Doing Business

Doing Business in Mexico 2015

Issue link: http://read.pwc.com/i/434024

Contents of this Issue

Navigation

Page 121 of 259

108 Tax and Legal Services - PwC Mexico Footnote disclosure The requirements for disclosures in footnotes are generally similar to those in effect under IFRS. They include information as to the principal accounting policies of the company, material contingencies of whatever nature, commitments for substantial purchases of assets or under lease contracts, mortgages and other charges on assets, details of long-term debt and foreign currency exposure, details of derivative financial instruments, limitations on dividends, guarantees given, employees' pension plans, transactions with related parties, and income taxes. Recording of income Income statements are almost universally prepared on an annual basis for presentation at shareholders' meetings and for income tax purposes. The value-added tax law requires monthly returns of revenue. Accordingly, difficulties are sometimes encountered by companies that wish to keep their accounts on the basis of periods consisting of precisely 4, 13 or 52 weeks. Annual income tax returns must be prepared for fiscal years that end precisely on December 31. The law provides that invoices must be issued no more than 30 days after a sale is made, but accrual accounting requires that all shipments be recorded in the period in which they were made. Gross profits on installment sales are generally recognized in the period of sale, although in certain cases, particularly where collection is not assured, they are recognized as collections are made. Book and tax differences Numerous differences between the book and tax treatment of items of income and expense may and usually do exist. The tax treatments mentioned below are discussed in more detail in Chapter 15. The more important are shown in Table IX below. It should be noted that, generally speaking, conformity between accounting and tax treatment of income and expense items is not required. Foreign investors There are no disclosure requirements applicable exclusively to foreign investors. However, a foreign-owned subsidiary or investee company would have to comply with the disclosure requirements applicable to all entities doing business in Mexico. These include the need to disclose all significant transactions with related parties, including parent, affiliated and subsidiary companies, together with the following information. • Nature of the relationship. • Amount and description of transaction (even when no charge is made for the goods or services). • Effect of any changes in the terms of recurring transactions. • Balances with related parties and a description of any special characteristics (for example, due dates, interest rates). • Any other information considered necessary for an understanding of the transaction. Transactions of a similar nature may be grouped together. Remuneration paid to company directors, officers and executives for services rendered in such capacities and the extent of directors' or officers' shareholdings need not be disclosed. However, in the case of public companies, the total combined remuneration paid to directors and principal officers must be disclosed.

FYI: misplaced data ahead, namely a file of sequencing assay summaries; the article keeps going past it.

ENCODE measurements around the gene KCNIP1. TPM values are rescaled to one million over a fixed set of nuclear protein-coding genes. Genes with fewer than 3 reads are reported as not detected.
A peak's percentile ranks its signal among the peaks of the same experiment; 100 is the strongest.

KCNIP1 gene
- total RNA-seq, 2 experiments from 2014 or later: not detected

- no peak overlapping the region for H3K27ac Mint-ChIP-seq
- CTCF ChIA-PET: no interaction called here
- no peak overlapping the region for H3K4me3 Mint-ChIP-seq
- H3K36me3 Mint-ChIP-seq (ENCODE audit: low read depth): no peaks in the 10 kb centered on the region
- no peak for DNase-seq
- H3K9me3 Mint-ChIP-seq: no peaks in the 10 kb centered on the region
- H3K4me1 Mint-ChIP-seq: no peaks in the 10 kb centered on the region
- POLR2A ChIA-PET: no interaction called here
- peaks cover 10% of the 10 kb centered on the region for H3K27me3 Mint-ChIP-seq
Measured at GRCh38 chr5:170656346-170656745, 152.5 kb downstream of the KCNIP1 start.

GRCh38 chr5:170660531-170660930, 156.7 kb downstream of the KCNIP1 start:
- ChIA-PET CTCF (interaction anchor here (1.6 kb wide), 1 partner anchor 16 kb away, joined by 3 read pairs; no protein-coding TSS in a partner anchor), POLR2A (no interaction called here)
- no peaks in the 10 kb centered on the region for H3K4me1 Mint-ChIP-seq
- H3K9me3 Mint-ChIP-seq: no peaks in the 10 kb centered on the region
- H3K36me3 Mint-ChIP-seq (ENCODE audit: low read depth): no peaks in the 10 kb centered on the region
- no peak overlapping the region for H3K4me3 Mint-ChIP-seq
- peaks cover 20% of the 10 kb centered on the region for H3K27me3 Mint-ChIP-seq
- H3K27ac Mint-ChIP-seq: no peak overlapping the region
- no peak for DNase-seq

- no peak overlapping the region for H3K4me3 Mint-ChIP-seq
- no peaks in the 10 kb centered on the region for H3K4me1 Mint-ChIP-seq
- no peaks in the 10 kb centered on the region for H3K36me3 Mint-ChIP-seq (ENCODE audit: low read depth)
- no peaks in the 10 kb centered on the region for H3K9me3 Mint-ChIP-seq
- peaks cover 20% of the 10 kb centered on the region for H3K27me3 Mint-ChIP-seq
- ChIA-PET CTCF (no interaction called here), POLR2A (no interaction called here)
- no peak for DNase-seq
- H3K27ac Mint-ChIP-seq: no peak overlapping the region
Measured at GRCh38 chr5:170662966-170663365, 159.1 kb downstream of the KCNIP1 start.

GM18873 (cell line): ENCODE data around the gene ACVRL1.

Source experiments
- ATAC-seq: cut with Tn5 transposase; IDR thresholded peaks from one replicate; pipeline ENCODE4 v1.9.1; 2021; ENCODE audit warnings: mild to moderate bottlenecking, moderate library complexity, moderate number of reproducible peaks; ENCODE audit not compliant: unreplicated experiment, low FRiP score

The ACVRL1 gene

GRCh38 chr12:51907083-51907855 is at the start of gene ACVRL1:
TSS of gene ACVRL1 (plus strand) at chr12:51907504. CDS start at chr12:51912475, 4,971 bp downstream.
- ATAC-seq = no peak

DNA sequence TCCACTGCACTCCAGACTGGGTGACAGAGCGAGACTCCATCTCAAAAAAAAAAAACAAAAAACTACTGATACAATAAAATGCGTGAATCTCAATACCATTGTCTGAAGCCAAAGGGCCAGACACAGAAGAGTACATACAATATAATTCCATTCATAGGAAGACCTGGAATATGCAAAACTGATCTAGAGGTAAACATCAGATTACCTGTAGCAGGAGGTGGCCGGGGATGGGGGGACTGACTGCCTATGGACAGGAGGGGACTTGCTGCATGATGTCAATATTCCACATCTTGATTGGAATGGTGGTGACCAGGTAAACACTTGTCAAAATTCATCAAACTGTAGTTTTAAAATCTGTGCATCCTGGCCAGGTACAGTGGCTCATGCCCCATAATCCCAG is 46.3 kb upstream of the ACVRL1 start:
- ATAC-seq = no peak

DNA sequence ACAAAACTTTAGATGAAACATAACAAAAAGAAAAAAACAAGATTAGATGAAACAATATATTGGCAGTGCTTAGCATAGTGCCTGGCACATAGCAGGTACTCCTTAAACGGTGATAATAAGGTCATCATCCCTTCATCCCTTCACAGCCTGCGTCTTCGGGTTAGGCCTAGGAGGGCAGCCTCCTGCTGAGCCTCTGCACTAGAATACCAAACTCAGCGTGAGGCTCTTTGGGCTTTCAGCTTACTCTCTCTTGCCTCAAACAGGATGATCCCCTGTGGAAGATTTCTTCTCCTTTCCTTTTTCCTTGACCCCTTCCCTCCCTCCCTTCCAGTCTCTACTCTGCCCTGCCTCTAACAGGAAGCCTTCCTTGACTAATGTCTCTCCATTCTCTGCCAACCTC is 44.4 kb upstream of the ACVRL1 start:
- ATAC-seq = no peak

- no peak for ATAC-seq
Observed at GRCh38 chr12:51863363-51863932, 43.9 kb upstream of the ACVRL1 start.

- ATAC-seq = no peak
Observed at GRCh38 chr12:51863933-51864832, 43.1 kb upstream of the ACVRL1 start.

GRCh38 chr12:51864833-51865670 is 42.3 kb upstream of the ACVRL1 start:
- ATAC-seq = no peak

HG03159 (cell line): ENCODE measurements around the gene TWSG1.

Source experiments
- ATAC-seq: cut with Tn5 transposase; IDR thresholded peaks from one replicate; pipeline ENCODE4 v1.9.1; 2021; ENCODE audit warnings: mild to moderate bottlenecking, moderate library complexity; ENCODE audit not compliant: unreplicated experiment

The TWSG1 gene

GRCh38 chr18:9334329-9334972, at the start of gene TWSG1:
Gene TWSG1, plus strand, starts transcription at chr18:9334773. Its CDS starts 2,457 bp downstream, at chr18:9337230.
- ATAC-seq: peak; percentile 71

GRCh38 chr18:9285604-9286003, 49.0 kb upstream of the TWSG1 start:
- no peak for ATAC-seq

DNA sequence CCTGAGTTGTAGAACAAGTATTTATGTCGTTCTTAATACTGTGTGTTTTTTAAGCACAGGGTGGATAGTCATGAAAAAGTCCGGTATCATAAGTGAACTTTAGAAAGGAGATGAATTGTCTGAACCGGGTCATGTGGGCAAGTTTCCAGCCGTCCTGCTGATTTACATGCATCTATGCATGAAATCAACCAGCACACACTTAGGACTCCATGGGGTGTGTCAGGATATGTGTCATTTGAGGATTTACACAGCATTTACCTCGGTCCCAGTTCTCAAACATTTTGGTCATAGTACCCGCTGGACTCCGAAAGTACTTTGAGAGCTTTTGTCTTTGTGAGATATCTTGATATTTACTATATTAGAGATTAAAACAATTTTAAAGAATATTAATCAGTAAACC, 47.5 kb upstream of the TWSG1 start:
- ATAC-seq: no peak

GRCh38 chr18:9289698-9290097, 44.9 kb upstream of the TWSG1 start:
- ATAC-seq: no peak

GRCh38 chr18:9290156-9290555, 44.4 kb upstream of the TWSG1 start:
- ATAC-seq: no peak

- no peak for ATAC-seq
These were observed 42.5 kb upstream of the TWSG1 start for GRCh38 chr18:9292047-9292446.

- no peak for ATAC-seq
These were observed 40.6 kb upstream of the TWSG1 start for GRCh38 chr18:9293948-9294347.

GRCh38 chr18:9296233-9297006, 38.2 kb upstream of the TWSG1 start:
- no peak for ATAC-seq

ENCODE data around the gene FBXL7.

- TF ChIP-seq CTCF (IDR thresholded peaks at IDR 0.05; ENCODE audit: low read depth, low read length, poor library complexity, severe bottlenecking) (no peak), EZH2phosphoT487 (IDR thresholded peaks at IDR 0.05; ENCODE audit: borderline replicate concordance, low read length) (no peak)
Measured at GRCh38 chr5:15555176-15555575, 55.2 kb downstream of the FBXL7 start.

Articles in this issue

view archives of Doing Business - Doing Business in Mexico 2015